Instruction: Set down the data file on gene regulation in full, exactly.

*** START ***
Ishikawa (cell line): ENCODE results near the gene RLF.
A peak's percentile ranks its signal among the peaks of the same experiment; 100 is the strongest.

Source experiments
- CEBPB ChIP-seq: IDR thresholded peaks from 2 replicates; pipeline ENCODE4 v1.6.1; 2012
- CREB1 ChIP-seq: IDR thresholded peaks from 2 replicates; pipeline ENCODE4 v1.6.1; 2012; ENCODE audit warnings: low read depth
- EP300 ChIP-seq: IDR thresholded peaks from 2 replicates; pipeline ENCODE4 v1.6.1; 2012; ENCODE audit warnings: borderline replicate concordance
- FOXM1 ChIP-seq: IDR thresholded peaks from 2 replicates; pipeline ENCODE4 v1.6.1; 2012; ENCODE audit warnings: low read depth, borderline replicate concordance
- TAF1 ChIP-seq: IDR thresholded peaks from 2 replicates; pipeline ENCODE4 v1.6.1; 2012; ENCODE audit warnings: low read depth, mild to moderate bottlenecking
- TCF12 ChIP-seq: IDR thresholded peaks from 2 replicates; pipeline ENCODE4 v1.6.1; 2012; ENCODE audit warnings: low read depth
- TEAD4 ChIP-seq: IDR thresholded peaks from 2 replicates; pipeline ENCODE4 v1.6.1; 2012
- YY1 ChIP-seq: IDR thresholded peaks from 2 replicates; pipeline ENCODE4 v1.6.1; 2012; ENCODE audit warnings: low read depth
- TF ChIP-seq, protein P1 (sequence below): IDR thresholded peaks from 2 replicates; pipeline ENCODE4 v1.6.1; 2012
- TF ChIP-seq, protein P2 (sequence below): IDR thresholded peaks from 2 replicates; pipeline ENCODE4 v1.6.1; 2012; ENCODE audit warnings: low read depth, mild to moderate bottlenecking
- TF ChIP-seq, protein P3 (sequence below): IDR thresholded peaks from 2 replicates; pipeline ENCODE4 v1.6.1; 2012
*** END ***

Ishikawa (cell line): ENCODE results near the gene RLF.
A peak's percentile ranks its signal among the peaks of the same experiment; 100 is the strongest.

Source experiments
- CEBPB ChIP-seq: IDR thresholded peaks from 2 replicates; pipeline ENCODE4 v1.6.1; 2012
- CREB1 ChIP-seq: IDR thresholded peaks from 2 replicates; pipeline ENCODE4 v1.6.1; 2012; ENCODE audit warnings: low read depth
- EP300 ChIP-seq: IDR thresholded peaks from 2 replicates; pipeline ENCODE4 v1.6.1; 2012; ENCODE audit warnings: borderline replicate concordance
- FOXM1 ChIP-seq: IDR thresholded peaks from 2 replicates; pipeline ENCODE4 v1.6.1; 2012; ENCODE audit warnings: low read depth, borderline replicate concordance
- TAF1 ChIP-seq: IDR thresholded peaks from 2 replicates; pipeline ENCODE4 v1.6.1; 2012; ENCODE audit warnings: low read depth, mild to moderate bottlenecking
- TCF12 ChIP-seq: IDR thresholded peaks from 2 replicates; pipeline ENCODE4 v1.6.1; 2012; ENCODE audit warnings: low read depth
- TEAD4 ChIP-seq: IDR thresholded peaks from 2 replicates; pipeline ENCODE4 v1.6.1; 2012
- YY1 ChIP-seq: IDR thresholded peaks from 2 replicates; pipeline ENCODE4 v1.6.1; 2012; ENCODE audit warnings: low read depth
- TF ChIP-seq, protein P1 (sequence below): IDR thresholded peaks from 2 replicates; pipeline ENCODE4 v1.6.1; 2012
- TF ChIP-seq, protein P2 (sequence below): IDR thresholded peaks from 2 replicates; pipeline ENCODE4 v1.6.1; 2012; ENCODE audit warnings: low read depth, mild to moderate bottlenecking
- TF ChIP-seq, protein P3 (sequence below): IDR thresholded peaks from 2 replicates; pipeline ENCODE4 v1.6.1; 2012